Note 3: This is the second element named after a living person, the first being element 106, named seaborgium in 1997 in honor of transuranium element pioneer Glenn T. Seaborg (1912–1999) .
The Inorganic Chemistry Division Committee considered the proposals of the discoverers’ laboratories, and it recommended to the IUPAC Bureau and Council that the names nihonium, with the symbol Nh; moscovium, with the symbol Mc; tennessine, with the symbol Ts; and oganesson, with the symbol Og; be accepted for the elements with atomic numbers 113, 115, 117, and 118, respectively. These provisional recommendations of the names and symbols were made available for review and comment in May 2016. The final recommendations were approved by the IUPAC Bureau in November 2016, as authorized by the Council at its meeting in 2015. This final part of the process followed the statutory period during which the recommendations were open for public comment for a period of 5 months.
Finally, as serious claims associated with elements having Z=119 or above have not yet been made, we note that, for the first time, the Periodic Table exists with all elements named and no proposed or pending new additions. This, however, does not mean that the Periodic Table is complete, and a new JWP is being planned already by IUPAC and IUPAP.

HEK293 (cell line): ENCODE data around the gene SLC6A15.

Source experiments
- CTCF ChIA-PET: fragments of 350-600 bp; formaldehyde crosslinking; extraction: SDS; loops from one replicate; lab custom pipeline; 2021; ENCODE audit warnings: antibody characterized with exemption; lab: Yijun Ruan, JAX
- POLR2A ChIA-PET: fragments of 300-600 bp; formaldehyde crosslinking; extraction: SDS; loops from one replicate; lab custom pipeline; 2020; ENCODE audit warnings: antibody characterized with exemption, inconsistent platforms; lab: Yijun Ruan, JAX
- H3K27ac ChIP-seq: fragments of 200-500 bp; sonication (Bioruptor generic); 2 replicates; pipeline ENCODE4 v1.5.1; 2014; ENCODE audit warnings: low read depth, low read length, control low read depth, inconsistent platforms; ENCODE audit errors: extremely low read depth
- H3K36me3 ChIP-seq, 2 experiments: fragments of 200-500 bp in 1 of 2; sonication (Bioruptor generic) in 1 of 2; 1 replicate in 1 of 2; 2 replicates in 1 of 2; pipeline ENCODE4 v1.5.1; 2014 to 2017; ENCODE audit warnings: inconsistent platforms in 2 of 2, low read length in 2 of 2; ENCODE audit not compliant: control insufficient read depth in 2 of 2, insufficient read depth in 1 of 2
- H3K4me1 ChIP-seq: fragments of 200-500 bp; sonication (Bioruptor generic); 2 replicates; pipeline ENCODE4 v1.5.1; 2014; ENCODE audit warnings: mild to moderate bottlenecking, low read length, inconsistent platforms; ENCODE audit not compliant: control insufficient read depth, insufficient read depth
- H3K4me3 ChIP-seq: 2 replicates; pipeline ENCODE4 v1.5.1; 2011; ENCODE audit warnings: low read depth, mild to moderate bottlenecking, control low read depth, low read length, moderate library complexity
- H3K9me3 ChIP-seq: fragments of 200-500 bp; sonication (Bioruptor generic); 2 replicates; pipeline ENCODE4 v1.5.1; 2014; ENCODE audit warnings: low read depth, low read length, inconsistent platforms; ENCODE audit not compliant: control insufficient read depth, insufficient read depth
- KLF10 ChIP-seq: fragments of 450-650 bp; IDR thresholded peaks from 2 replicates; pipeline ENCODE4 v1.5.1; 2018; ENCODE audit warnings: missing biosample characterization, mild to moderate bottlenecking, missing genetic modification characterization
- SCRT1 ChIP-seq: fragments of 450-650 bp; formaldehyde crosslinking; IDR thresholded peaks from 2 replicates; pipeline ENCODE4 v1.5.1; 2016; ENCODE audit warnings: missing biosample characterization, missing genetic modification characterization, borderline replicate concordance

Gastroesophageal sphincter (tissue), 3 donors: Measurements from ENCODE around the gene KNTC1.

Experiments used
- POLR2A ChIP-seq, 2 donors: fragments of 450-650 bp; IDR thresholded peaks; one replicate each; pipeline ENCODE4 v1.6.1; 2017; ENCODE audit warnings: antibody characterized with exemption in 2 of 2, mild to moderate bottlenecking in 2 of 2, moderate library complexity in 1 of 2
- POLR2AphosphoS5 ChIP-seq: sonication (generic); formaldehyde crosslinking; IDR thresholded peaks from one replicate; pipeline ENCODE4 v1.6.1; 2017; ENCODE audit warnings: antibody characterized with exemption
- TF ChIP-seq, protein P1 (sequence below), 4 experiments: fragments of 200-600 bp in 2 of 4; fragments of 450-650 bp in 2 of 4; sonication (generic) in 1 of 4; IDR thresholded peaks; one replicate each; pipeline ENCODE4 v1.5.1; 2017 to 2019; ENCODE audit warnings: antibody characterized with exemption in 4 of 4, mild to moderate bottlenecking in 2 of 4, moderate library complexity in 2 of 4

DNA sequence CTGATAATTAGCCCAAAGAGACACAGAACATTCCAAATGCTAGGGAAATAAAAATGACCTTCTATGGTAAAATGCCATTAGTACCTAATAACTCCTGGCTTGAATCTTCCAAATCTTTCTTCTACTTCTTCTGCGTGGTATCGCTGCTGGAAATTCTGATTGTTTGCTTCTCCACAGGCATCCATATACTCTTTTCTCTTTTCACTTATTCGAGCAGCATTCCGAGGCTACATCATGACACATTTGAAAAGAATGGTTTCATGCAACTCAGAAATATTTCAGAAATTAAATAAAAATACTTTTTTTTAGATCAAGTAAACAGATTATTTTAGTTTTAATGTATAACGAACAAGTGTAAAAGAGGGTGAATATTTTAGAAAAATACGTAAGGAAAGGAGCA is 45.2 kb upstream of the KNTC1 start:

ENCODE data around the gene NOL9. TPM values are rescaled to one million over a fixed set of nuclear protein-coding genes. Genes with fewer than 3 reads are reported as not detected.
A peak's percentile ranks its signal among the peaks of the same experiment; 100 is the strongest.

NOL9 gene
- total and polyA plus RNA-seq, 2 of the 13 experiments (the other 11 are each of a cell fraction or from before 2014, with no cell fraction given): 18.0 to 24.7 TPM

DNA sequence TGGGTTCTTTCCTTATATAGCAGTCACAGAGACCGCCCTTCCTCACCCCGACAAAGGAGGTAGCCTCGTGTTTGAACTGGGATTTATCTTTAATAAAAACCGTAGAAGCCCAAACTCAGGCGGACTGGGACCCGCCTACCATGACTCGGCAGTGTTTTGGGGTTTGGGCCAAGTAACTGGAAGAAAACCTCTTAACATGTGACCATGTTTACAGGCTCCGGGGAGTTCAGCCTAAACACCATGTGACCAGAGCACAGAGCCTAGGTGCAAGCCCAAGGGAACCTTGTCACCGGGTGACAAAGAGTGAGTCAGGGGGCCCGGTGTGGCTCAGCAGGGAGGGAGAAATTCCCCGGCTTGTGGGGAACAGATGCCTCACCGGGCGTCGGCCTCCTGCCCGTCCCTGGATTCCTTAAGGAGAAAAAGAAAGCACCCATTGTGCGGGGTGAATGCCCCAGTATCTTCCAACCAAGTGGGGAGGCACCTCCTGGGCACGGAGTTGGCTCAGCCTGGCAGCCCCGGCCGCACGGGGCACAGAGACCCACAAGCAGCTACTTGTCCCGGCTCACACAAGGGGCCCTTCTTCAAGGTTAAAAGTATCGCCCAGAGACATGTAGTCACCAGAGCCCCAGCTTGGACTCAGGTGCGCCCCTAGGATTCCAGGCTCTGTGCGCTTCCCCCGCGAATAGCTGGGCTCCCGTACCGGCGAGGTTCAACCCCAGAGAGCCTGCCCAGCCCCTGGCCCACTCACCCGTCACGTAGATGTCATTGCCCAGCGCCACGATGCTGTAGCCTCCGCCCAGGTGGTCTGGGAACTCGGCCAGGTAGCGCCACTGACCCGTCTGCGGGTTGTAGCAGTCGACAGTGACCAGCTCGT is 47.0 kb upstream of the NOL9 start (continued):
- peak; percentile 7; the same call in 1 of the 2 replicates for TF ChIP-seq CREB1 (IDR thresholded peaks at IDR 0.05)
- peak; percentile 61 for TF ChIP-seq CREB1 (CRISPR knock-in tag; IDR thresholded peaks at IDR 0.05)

Membership of sponsoring bodies
Membership of the Inorganic Chemistry Division Committee for the period 2016–2017 is as follows: President: J. Reedijk (The Netherlands); Vice President: L. Öhrström (Sweden), Secretary: M. Leskela (Finland); Titular Members: L. Armelao (Italy), T. Ding (China), P. Karen (Norway), R. D. Loss (Australia) D. Rabinovich (USA), T. Walczyk (Singapore/Switzerland), M. Wieser (Canada); Associate Members: Y. Abdul Aziz (Malaysia), J. Colón (Puerto Rico), M. Drabik (Slovakia), L. Meesuk (Thailand), K. Sakai (Japan), N. Trendafilova (Bulgaria); National Representatives: J. Darkwa (South Africa), M. Diop (Senegal), L. Galamba-Correia (Portugal), M. Hasegawa (Japan), S. Kalmykov (Russia), A. Kiliç (Turkey), P. Knauth (France), G.J. Leigh (UK), S. Mathur (Germany), K.B. Yoon (South Korea).
We are indebted to the members of Division II, the Editorial Board of the Journal, the formal referees and the chemical, wider scientific, and public communities for their feedback on the provisional document. We thank all who responded for their interest, proposals for translations, and suggestions of alternative names, including the many thousands who signed specific petitions on the World Wide Web to name certain elements and several high school classes and students who came up with suggestions.
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About the article
Published Online: 2016-12-28
Published in Print: 2016-12-01
Citation Information: Pure and Applied Chemistry, Volume 88, Issue 12, Pages 1225–1229, ISSN (Online) 1365-3075, ISSN (Print) 0033-4545, DOI: https://doi.org/10.1515/pac-2016-0501.http://creativecommons.org/licenses/by-nc-nd/4.0/.